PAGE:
> phase. This would make keeping your blades buried during the drive as
> hull velocity increased toward the release, quite challenging.
>
> It'd be fun to try though!

Think about how the height changes though. I'd think that that would
be as significant as the hull speed changes.




20 Nov 2006 16:11:49
Kieran
Re: Today kayaks, tomorrow racing shells...?

Mike Sullivan wrote:
> "Kieran" <kc_news@sonic.net> wrote in message
> news:eji3k2$qlg$2@prometheus.acsu.buffalo.edu...
>> Chris Kerr wrote:
>>> The FISA rules specifically state that you must use a "displacement
>>> boat",
>>> so you couldn't race in one, but it might be quite fun for training or
>>> recreation. I wonder if the rigger bolts on a standard racing shell would
>>> be strong enough to take a custom hydrofoil attachment...?
>> The cyclic nature of rowing would make a hydrofoil based rowing boat a
>> very interesting venture: every recovery your hull would come back down to
>> (or close to) the water, and the hull would rise again during the power
>> phase. This would make keeping your blades buried during the drive as
>> hull velocity increased toward the release, quite challenging.
>>
>> It'd be fun to try though!
>
> Think about how the height changes though. I'd think that that would
> be as significant as the hull speed changes.
>
>
Uhhh... my point exactly. Sorry if that wasn't clear.

-KC


20 Nov 2006 21:55:26
Carl Douglas
Re: Today kayaks, tomorrow racing shells...?

Kieran wrote:
> Mike Sullivan wrote:
>
>> "Kieran" <kc_news@sonic.net> wrote in message
>> news:eji3k2$qlg$2@prometheus.acsu.buffalo.edu...
>>
>>> Chris Kerr wrote:
>>>
>>>> The FISA rules specifically state that you must use a "displacement
>>>> boat",
>>>> so you couldn't race in one, but it might be quite fun for training or
>>>> recreation. I wonder if the rigger bolts on a standard racing shell
>>>> would
>>>> be strong enough to take a custom hydrofoil attachment...?
>>>
>>> The cyclic nature of rowing would make a hydrofoil based rowing boat
>>> a very interesting venture: every recovery your hull would come back
>>> down to (or close to) the water, and the hull would rise again during
>>> the power phase. This would make keeping your blades buried during
>>> the drive as hull velocity increased toward the release, quite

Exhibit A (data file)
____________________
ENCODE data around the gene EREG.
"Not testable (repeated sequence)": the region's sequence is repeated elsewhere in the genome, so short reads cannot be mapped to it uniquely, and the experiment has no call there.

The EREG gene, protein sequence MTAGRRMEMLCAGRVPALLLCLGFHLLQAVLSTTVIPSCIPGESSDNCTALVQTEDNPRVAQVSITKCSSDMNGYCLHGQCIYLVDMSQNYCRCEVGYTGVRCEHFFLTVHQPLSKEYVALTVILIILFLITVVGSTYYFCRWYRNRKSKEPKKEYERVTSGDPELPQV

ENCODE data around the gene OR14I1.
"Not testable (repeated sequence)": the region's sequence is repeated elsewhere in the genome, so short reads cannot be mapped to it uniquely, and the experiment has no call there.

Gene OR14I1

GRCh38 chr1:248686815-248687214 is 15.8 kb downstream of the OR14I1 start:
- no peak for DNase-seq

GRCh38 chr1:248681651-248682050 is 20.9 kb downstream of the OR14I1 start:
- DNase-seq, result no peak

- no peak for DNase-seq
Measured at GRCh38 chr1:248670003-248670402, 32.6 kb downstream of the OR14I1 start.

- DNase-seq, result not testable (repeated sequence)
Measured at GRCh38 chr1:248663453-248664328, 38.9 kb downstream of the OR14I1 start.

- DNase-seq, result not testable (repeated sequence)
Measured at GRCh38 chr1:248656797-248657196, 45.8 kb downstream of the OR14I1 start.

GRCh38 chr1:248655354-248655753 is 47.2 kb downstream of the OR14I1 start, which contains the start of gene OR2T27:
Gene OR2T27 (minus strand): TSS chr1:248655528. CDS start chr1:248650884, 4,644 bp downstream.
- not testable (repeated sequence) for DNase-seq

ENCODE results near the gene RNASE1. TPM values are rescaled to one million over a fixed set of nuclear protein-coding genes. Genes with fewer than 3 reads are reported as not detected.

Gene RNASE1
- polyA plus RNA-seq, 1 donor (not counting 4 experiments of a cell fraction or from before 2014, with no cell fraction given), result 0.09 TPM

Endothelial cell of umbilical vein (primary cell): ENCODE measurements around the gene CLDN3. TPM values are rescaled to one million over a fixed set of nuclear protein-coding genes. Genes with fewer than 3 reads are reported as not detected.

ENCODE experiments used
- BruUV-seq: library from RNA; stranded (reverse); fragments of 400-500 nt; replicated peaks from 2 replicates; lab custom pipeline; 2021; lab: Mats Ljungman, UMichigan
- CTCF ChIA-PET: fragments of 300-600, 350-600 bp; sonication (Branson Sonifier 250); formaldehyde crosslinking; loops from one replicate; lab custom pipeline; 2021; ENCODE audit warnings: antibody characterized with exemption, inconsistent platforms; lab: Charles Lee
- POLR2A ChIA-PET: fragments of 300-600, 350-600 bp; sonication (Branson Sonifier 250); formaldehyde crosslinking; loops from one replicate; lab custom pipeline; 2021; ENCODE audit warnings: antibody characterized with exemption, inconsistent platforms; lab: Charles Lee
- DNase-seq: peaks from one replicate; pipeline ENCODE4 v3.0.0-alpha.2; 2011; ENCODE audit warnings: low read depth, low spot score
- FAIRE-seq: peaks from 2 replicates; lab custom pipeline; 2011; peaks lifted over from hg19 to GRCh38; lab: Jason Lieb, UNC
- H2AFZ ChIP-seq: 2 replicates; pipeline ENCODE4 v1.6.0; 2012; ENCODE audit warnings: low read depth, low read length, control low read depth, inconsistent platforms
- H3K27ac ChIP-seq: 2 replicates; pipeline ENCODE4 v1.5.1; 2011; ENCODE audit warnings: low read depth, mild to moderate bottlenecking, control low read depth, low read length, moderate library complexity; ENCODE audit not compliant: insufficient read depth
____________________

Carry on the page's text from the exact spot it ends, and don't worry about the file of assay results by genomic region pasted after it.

>>> challenging.
>>>
>>> It'd be fun to try though!
>>
>>
>> Think about how the height changes though. I'd think that that would
>> be as significant as the hull speed changes.
>>
> Uhhh... my point exactly. Sorry if that wasn't clear.
>
> -KC

This need only be a problem if we assume fixed foil geometry. However,
it is perfectly possible to devise foils which are self-trimming so as
to provide constant lift over a useful range of boat speeds.

This has not yet been done, AFAIK, but it could be done. Might give a
very flat, or even inverse, relationship between drag & velocity.

Cheers -
Carl

--
Carl Douglas Racing Shells -
Fine Small-Boats/AeRoWing low-drag Riggers/Advanced Accessories
Write: The Boathouse, Timsway, Chertsey Lane, Staines TW18 3JY, UK
Email: carl@carldouglas.co.uk Tel: +44(0)1784-456344 Fax: -466550
URLs: www.carldouglas.co.uk (boats) & www.aerowing.co.uk (riggers)


21 Nov 2006 04:43:56
Leo
Re: Today kayaks, tomorrow racing shells...?


Rob wrote:
> Check this out!
>
> http://www.foilkayak.com/
>
>
> In case anyone is unfamiliar with what's going on
> here, the foil (IE airfoil, like an airplane wing) is
> mounted horizontally underneath the hull, creating
> more lift than I would have thought possible.

A pommie bastard studied this about 20 years ago. His conclusion was
that world-class athletes might just be able to get the shell to lift
out of the water, but that anyone below that level would not.

Millward, A., A study of the forces exerted by an oarsman and the
effect on boat speed, J. Sports Sciences, 5, pp 93-103, 1987.

(Cricket) seasons greetings to you all!